Key Message Update

Crisis (IPC Phase 3) now expected in parts of Bay, Bakool, and Togdheer regions

November 2018

November 2018 - January 2019

February - May 2019

IPC 2.0 Acute Food Insecurity Phase

1: Minimal
2: Stressed
3: Crisis
4: Emergency
5: Famine
Concentration of displaced people
Would likely be at least one phase worse without current or programmed humanitarian assistance
FEWS NET classification is IPC-compatible. IPC-compatible analysis follows key IPC protocols but does not necessarily reflect the consensus of national food security partners.

IPC 2.0 Acute Food Insecurity Phase

1: Minimal
2: Stressed
3: Crisis
4: Emergency
5: Famine
Concentration of displaced people
Would likely be at least one phase worse without current or programmed humanitarian assistance
FEWS NET classification is IPC-compatible. IPC-compatible analysis follows key IPC protocols but does not necessarily reflect the consensus of national food security partners.

IPC 2.0 Acute Food Insecurity Phase

1: Minimal
2: Stressed
3+: Crisis or higher
Would likely be at least one phase worse without
current or programmed humanitarian assistance
FEWS NET classification is IPC-compatible. IPC-compatible analysis follows key IPC protocols but does not necessarily reflect the consensus of national food security partners.
FEWS NET Remote Monitoring countries use a colored outline to represent the highest IPC classification in areas of concern.

IPC 2.0 Acute Food Insecurity Phase

Presence countries:
1: Minimal
2: Stressed
3: Crisis
4: Emergency
5: Famine
Concentration of displaced people
Remote monitoring
countries:
1: Minimal
2: Stressed
3+: Crisis or higher
Would likely be at least one phase worse without
current or programmed humanitarian assistance
FEWS NET Remote Monitoring countries use a colored outline to represent the highest IPC classification in areas of concern.

Key Messages

  • Based on FSNAU and FEWS NET’s preliminary Deyr 2018 assessment in November, below-average, poorly distributed rainfall and high pest incidence are expected to result in below-average Deyr cereal production. Production will likely be 60 to 70 percent of average in most southern regions, but significantly below average in low potential agropastoral areas. However, early-planted, pump-irrigated maize production will likely be average. Carry-over Gu stocks, the Deyr harvest, normal livestock production, and favorable terms of trade are expected to sustain Minimal (IPC phase 1) and Stressed (IPC Phase 2) outcomes across most of the South, but Bay Bakool Low Potential Agropastoral livelihood zone is likely to deteriorate to Crisis (IPC Phase 3) by February.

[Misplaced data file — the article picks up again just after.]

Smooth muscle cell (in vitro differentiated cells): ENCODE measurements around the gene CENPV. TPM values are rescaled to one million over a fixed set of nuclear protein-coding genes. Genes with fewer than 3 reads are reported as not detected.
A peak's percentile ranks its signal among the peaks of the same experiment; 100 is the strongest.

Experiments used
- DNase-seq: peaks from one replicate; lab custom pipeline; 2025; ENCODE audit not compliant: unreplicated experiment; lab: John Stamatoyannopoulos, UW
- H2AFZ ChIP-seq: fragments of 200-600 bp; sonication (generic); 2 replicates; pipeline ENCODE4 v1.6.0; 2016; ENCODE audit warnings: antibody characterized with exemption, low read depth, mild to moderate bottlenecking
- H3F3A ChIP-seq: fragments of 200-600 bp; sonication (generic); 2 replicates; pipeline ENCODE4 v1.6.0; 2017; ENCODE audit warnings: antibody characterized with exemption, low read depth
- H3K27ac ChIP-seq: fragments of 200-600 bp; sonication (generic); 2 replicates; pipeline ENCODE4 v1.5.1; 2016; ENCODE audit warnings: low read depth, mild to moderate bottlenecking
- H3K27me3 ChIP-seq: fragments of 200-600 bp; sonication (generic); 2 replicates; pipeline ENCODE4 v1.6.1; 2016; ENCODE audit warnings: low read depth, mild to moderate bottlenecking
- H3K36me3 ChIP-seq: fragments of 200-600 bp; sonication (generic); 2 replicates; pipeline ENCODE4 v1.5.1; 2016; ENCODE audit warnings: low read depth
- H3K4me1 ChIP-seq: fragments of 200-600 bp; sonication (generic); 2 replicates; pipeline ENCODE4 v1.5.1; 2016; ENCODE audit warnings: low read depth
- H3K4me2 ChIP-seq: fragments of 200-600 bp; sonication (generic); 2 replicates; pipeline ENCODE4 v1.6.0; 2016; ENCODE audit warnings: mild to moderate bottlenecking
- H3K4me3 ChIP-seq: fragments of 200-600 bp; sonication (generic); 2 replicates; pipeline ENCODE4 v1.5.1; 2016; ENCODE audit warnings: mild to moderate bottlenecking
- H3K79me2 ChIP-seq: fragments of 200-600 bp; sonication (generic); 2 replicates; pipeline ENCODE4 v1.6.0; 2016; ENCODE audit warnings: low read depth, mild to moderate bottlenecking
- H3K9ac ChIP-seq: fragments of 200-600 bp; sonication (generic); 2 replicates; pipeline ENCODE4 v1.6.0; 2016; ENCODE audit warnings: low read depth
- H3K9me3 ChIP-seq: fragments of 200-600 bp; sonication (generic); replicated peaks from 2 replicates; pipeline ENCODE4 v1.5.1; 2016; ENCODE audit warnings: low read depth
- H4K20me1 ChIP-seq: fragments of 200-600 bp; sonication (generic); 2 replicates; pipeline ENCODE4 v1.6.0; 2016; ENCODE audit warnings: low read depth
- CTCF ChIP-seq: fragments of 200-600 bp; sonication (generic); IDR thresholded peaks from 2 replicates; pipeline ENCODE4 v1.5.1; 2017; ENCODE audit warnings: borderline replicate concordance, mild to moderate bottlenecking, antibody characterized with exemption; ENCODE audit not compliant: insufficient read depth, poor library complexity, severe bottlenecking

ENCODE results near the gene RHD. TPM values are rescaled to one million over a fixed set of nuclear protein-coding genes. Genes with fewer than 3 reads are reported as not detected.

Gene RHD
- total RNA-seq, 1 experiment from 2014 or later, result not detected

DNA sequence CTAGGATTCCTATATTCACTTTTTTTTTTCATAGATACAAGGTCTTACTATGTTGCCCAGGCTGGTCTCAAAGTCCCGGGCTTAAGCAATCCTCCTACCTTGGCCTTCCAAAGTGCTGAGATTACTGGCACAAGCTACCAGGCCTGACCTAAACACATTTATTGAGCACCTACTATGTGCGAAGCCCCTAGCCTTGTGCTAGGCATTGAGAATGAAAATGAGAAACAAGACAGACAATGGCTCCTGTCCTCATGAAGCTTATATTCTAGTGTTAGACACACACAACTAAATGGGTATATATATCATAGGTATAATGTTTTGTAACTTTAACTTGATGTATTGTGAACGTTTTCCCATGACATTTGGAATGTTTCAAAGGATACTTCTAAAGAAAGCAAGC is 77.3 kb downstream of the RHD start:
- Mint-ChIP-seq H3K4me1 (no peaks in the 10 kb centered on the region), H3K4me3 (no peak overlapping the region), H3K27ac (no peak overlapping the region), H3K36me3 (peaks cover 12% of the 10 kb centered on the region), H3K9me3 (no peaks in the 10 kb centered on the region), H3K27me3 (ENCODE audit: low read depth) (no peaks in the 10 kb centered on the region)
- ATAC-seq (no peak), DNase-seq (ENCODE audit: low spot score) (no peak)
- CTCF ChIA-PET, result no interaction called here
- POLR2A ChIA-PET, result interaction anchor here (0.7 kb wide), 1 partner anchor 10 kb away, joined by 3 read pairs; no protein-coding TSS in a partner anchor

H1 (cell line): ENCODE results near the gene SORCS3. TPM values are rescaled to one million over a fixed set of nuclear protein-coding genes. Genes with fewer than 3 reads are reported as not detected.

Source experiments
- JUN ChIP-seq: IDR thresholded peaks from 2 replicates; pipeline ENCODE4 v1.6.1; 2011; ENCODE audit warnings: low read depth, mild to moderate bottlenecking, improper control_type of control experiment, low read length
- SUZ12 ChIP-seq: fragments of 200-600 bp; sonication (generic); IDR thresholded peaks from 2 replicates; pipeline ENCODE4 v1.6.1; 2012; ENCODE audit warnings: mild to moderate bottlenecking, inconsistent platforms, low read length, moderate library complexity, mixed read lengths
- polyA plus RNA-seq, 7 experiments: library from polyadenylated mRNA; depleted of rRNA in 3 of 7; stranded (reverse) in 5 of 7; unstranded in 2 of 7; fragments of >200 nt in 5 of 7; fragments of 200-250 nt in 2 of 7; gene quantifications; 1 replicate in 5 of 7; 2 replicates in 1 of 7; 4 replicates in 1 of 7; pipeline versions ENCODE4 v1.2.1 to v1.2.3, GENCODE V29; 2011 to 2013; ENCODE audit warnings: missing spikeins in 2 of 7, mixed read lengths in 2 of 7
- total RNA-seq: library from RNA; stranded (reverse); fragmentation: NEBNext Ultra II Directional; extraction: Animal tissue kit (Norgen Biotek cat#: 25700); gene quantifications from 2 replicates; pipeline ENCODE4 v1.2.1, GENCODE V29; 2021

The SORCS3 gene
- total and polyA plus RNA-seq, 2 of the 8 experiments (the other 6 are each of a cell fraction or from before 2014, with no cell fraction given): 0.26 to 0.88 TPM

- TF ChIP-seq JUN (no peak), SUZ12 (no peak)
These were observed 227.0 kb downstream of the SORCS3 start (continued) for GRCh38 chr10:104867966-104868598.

• In most central agropastoral areas, Deyr crops experienced widespread germination failure or severe moisture stress in the early vegetative stages. As a result, a below-average cowpea harvest is anticipated. In northwestern agropastoral areas, FSNAU and the Ministry of Agriculture of Somaliland estimate the Gu/Karan 2018 cereal harvest was 78 percent below the seven-year average, which is worse than previously projected, due to below-average rainfall, above-average temperatures, and high stalk borer and Quelea bird incidence. Poor Deyr crop and fodder production is also likely. Though current outcomes will largely be maintained, Crisis (IPC Phase 3) outcomes are now expected in Togdheer Agropastoral livelihood zone by February. 

  • Pasture and water availability is limited in some northeastern and central pastoral regions. A medium level of livestock births occurred, but some newborns may not survive the Deyr and upcoming Jilaal dry season. Body conditions, milk production, and livestock value may deteriorate more quickly than previously anticipated. Given already unsustainable livestock holdings, poor pastoral households’ access to food and income are likely to decline through April. Crisis (IPC Phase 3) is expected in Northern Inland Pastoral, Addun Pastoral, and Coastal Deeh Pastoral and Fishing livelihood zones and Emergency (IPC Phase 4) in Guban Pastoral livelihood zone.

  • In November, markets across Somalia remain well supplied with local cereals given the availability of recent (September/October) off-season harvests and the release of Gu carry-over stocks by middle and better-off households. In October 2018, maize and sorghum prices were up to 42 percent below the five-year average and up to 50 percent below October 2017 prices in most southern markets. Prices are expected to remain below average through April 2019 mainly due to the availability of carry-over stocks, which will offset the shortfalls expected from below-average Deyr production and serve to stabilize market supply.

About FEWS NET

The Famine Early Warning Systems Network is a leading provider of early warning and analysis on food insecurity. Created by USAID in 1985 to help decision-makers plan for humanitarian crises, FEWS NET provides evidence-based analysis on some 28 countries. Implementing team members include NASA, NOAA, USDA, and USGS, along with Chemonics International Inc. and Kimetrica. Read more about our work.

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